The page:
“From Generation To Generation”
Pentecost 21A, Proper 25 – October 29, 2017
Deuteronomy 34:1-12; Ps 90:1-6, 13-17; 1 Thessalonians 2:1-8; Matthew 22:34-46.
Generations are generally described as approximate 20-year blocks of time – roughly the amount of time it takes to reach adulthood. It is not an exact definition.
So, in our congregation we still have people from the “Greatest Generation”. The WWII and Korean War people. Deacon Betty is an example. Then, there are the Baby Boomers – 1946-1964. This is the Viet Nam War generation, the ones beginning to retire in huge numbers and threatening the Social Security System. I am a Baby Boomer and will be retiring early next year.
Following us are Generation X, those of you in your late thirties to early fifties. Desert Storm began your war experiences. My oldest son was in Desert Storm. You are the parents of many of our youth. You are coming into your prime in leadership in the culture and the church. Howard & Kat MacCalla are examples.
Gen Y is a very loosely defined generation extending anywhere from the mid-‘70’s to the early 2000’s. This generation has borne the brunt of the fighting in the War on Terror. Following them are the infamous Millennials. In many ways the Millennial generation and Gen Y overlap and are the same generation. 9-11 greatly affected them. They have been living at war or in an economic depression most of their adult lives. They are our most socially accepting generation, split politically between Conservative and Progressive; many are spiritually minded but religiously unattached. Most social scientists agree that the Gen Y/Millennial generation’s definition ends in 2004.
So, that leaves the generation that begins roughly in 2004. These are the youth and children of our families and our church. These are the youth we are here to recognize and celebrate with today.
Verse one in today’s Psalm reads: “Lord, you have been our refuge from one generation to another.” One of the greatest responsibilities people of faith have is to pass that faith to the next generation. It involves intentionally teaching the elements of the faith, and in our religion, helping the next generation establish their own relationship with God through Jesus Christ.
That Is a Sacred Responsibility.
So, how has Holy Cross done in bringing the next generation to Christ? Here is one example: Howard MacCalla grew up in this church. His parents were part of that first generation that established this congregation and began to grow Holy Cross. That process began 47 years ago – 45 years at this address. When I came here nine years ago, I met Howard’s mother, Betty – a lovely woman. She raised her children in this church, buried her husband through this church, and was in charge of the Altar Guild when I arrived.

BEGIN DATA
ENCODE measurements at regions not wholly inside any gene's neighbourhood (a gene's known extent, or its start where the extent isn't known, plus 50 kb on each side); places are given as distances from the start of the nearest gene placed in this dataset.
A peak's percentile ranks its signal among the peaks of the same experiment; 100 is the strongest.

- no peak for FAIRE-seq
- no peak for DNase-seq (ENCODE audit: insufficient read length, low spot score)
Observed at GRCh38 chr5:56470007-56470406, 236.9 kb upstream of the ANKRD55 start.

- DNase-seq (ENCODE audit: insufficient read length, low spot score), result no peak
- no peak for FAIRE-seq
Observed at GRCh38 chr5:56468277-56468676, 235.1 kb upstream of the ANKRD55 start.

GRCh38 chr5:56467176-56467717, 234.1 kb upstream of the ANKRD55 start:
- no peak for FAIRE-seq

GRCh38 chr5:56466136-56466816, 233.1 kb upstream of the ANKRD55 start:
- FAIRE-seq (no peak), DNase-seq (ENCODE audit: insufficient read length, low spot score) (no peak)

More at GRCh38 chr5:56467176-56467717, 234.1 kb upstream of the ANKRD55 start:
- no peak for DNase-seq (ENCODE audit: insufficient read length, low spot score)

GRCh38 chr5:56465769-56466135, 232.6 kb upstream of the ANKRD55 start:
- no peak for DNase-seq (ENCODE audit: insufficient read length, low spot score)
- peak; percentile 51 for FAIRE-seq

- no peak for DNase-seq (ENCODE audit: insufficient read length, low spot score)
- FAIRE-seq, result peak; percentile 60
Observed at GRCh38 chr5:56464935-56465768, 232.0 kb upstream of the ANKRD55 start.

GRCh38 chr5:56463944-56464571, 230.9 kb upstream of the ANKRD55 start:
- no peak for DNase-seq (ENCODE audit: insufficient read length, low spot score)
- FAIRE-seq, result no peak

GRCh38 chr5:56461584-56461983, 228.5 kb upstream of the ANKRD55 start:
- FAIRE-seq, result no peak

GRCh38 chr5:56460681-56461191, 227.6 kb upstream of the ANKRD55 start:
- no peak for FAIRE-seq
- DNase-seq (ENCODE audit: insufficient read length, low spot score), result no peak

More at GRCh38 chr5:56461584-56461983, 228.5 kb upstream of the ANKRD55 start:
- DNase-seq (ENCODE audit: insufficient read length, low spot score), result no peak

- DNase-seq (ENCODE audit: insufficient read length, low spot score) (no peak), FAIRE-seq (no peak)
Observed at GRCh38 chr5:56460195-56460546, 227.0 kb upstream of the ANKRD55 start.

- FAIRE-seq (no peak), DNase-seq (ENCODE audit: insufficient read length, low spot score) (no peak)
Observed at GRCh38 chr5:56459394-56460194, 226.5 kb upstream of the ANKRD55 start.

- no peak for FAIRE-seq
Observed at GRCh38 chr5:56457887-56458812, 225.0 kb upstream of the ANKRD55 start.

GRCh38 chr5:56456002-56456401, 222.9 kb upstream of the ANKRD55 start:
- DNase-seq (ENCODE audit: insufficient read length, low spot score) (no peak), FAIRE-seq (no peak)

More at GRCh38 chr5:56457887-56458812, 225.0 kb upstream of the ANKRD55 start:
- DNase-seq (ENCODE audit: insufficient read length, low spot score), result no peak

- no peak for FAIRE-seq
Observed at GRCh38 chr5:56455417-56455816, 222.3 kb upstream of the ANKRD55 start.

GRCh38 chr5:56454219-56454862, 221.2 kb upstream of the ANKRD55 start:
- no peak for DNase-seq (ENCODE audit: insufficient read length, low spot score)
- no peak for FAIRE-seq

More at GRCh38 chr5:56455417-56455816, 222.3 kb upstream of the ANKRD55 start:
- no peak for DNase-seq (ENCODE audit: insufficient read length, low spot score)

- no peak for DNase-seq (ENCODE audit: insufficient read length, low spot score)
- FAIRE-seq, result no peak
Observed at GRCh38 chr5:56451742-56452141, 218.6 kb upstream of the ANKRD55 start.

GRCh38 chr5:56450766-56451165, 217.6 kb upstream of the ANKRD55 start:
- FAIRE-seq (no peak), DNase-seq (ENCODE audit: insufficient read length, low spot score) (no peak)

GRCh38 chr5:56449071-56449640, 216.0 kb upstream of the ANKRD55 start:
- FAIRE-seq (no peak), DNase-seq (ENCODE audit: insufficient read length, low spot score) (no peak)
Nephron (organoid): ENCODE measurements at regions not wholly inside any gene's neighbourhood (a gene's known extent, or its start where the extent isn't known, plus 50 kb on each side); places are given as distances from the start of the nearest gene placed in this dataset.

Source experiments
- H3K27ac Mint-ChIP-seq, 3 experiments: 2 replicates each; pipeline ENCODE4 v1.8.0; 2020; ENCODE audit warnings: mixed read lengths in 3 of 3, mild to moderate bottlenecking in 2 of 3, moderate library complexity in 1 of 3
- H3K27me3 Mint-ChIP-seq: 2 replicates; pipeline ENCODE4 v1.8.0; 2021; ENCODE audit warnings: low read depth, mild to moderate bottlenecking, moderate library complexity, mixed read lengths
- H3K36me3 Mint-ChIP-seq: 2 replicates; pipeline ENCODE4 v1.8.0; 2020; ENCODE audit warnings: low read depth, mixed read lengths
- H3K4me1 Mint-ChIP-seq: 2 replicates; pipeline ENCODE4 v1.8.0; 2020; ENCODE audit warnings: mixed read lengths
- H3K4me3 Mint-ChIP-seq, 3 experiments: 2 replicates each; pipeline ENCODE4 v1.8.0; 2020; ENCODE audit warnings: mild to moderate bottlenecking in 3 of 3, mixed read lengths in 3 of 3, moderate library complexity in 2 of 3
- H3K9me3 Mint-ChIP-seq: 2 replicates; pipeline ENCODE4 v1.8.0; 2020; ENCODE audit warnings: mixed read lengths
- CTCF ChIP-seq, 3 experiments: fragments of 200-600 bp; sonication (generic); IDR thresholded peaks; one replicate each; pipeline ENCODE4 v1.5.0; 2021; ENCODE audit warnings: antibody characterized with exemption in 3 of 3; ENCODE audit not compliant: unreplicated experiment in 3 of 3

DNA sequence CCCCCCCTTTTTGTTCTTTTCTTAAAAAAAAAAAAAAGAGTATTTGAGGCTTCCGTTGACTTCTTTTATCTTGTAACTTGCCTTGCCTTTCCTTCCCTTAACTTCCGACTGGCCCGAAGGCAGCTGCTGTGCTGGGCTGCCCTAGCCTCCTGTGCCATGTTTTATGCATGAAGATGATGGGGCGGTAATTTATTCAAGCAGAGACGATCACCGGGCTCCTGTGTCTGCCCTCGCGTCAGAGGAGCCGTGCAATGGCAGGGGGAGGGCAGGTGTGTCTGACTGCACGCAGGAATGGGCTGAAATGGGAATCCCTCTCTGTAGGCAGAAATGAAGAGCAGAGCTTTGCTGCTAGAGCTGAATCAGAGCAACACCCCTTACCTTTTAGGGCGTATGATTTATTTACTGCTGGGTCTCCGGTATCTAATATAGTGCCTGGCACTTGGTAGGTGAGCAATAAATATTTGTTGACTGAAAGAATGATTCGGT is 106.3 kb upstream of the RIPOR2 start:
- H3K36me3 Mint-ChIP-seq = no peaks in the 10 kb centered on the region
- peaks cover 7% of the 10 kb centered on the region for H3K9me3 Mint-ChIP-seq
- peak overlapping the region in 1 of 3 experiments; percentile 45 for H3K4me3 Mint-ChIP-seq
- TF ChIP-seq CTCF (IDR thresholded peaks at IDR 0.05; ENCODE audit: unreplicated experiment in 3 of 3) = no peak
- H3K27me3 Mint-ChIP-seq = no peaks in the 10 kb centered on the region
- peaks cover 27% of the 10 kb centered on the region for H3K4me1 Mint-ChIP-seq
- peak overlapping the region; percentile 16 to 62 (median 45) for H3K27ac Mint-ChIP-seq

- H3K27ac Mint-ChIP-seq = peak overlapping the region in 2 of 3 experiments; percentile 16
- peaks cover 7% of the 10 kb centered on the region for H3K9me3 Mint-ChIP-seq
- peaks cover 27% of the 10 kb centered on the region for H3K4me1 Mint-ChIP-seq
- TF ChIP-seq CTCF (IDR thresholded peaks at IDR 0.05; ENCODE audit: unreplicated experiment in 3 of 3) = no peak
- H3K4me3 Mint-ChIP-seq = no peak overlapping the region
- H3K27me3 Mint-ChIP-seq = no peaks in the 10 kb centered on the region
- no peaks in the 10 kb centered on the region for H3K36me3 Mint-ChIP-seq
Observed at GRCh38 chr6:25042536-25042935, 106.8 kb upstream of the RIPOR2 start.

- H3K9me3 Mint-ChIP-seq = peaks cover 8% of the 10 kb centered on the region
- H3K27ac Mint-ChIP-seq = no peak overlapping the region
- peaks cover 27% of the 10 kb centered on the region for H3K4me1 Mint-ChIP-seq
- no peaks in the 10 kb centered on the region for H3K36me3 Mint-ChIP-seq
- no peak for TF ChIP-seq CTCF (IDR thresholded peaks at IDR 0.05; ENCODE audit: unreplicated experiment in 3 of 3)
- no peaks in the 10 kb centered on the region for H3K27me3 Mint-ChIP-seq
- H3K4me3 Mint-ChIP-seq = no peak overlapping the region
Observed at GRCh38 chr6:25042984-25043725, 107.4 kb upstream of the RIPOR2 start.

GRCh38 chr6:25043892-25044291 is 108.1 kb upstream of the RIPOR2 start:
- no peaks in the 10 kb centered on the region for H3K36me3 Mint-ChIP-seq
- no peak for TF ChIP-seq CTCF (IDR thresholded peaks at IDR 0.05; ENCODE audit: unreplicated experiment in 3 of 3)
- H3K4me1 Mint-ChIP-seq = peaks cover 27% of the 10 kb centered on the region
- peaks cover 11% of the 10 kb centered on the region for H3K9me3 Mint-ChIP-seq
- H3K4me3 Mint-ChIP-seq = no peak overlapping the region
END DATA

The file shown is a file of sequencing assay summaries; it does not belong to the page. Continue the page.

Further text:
Betty was a first-generation member of this church, Howard a second generation. Now Howard and Kat’s children – Buster, Skylar and Piper, are the third generation. That’s pretty neat. They are still growing up; still being shaped by God, their parents, this church, and our culture into who they will become as adults.
There is a sense that we raise our children in and by faith, trusting in God to get them to the Promised Land because we are likely not going to see them get there. That was true with Buster and Betty MacCalla. They would have loved to see this day: Howard and Kat and their three children sitting in church on a day to celebrate our Youth, and the promise of another generation following the Lord.
I have three things I am thankful for that we’ve been able to accomplish these past nine years:
1. We are still here! We’re alive! As Jeff Miars says: “We’re alive and taking nourishment”. From 32 people, no children, no youth, no young adults to a totally different congregation today. I thank God and every pioneer who paved the way for today. We are a much different congregation today, and now have more of the problems that churches with families have – like when there is a Scout campout, our attendance plunges. Oh, Well!
2. I can, in a spirit of thanksgiving to God, report that the Holy Cross Church nine years ago had every opportunity to become a bitter, angry congregation. Instead, with God’s Spirit, Fr. John, and good spiritual leadership in the church, we are a loving, generous, grace-filled, fun loving body well representing Jesus Christ. We are a nurturing, non-judgmental body of believers who live out Jesus’ words on the Cross: “Father, forgive them/him/her. They do not know what they are doing.” There is much grace, love, and acceptance here at Holy Cross. Much opportunity to grow in Faith, Grace, and Love.